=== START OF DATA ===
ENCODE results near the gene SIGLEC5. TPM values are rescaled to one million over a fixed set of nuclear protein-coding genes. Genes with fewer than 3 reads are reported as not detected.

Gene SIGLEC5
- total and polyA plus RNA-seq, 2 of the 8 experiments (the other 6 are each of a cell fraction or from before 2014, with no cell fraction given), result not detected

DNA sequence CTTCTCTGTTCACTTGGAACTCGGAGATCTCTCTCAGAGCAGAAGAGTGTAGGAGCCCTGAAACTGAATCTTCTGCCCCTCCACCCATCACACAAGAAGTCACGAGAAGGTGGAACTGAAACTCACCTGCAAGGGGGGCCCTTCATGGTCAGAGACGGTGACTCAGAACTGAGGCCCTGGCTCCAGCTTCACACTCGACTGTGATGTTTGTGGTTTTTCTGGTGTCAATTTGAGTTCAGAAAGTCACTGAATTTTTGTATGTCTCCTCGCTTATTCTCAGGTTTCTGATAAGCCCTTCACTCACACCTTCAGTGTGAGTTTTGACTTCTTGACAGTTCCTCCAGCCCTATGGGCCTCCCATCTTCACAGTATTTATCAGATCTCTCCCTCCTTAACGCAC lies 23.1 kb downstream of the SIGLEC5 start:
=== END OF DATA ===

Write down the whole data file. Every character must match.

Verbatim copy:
ENCODE results near the gene SIGLEC5. TPM values are rescaled to one million over a fixed set of nuclear protein-coding genes. Genes with fewer than 3 reads are reported as not detected.

Gene SIGLEC5
- total and polyA plus RNA-seq, 2 of the 8 experiments (the other 6 are each of a cell fraction or from before 2014, with no cell fraction given), result not detected

DNA sequence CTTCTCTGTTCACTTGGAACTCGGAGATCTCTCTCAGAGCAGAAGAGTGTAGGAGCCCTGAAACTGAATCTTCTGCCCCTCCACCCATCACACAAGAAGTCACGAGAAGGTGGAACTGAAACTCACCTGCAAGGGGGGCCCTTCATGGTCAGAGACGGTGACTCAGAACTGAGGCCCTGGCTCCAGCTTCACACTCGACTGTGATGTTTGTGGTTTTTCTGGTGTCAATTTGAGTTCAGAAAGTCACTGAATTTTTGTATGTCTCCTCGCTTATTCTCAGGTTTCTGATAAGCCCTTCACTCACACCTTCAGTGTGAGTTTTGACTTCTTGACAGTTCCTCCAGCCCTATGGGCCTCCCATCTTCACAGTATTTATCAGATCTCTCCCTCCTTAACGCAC lies 23.1 kb downstream of the SIGLEC5 start: